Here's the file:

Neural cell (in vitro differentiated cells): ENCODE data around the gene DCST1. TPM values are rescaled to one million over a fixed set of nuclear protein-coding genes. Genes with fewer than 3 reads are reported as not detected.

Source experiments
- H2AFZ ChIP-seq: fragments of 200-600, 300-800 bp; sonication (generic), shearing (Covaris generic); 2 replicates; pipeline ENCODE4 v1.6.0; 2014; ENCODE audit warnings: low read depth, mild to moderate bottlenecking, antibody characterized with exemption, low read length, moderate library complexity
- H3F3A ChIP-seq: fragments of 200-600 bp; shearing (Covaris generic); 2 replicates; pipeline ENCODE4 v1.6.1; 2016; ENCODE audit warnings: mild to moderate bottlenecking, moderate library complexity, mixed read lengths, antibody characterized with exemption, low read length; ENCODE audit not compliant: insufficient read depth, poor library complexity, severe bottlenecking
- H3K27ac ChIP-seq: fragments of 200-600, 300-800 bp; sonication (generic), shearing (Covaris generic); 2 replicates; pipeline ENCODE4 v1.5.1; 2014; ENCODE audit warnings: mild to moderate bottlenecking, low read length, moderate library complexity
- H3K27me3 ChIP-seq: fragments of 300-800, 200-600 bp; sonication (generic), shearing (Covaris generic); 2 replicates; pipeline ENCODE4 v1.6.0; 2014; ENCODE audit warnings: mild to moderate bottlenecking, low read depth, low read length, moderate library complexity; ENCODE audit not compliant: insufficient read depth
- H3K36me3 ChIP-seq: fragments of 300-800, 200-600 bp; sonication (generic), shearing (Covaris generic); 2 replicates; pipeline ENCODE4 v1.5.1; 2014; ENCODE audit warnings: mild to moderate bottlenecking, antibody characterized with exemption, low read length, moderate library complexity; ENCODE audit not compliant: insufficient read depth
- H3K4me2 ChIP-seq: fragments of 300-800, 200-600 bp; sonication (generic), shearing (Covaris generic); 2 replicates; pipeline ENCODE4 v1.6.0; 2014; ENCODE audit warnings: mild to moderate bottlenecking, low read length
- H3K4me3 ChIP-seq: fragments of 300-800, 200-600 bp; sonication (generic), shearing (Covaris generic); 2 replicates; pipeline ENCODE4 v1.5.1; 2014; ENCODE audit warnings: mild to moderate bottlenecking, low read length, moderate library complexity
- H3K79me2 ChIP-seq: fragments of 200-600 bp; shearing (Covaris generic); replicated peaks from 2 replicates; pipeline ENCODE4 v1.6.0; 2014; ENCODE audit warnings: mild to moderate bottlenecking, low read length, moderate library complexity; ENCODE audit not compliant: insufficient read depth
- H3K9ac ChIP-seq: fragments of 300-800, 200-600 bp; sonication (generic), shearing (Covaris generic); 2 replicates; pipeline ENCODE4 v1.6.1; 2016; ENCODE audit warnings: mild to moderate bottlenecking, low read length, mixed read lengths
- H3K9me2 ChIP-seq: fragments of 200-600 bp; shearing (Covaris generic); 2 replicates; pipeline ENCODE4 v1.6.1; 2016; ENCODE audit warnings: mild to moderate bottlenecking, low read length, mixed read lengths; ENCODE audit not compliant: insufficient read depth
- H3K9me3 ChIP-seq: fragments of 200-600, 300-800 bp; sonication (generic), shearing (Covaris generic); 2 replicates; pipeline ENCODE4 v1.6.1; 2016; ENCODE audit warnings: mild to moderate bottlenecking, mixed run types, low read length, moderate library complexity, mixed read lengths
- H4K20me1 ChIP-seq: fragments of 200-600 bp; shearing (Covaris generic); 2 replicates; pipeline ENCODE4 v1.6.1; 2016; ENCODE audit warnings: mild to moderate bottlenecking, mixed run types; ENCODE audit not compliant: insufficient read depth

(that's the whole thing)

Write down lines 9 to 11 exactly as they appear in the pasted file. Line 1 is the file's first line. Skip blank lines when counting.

- H3K4me3 ChIP-seq: fragments of 300-800, 200-600 bp; sonication (generic), shearing (Covaris generic); 2 replicates; pipeline ENCODE4 v1.5.1; 2014; ENCODE audit warnings: mild to moderate bottlenecking, low read length, moderate library complexity
- H3K79me2 ChIP-seq: fragments of 200-600 bp; shearing (Covaris generic); replicated peaks from 2 replicates; pipeline ENCODE4 v1.6.0; 2014; ENCODE audit warnings: mild to moderate bottlenecking, low read length, moderate library complexity; ENCODE audit not compliant: insufficient read depth
- H3K9ac ChIP-seq: fragments of 300-800, 200-600 bp; sonication (generic), shearing (Covaris generic); 2 replicates; pipeline ENCODE4 v1.6.1; 2016; ENCODE audit warnings: mild to moderate bottlenecking, low read length, mixed read lengths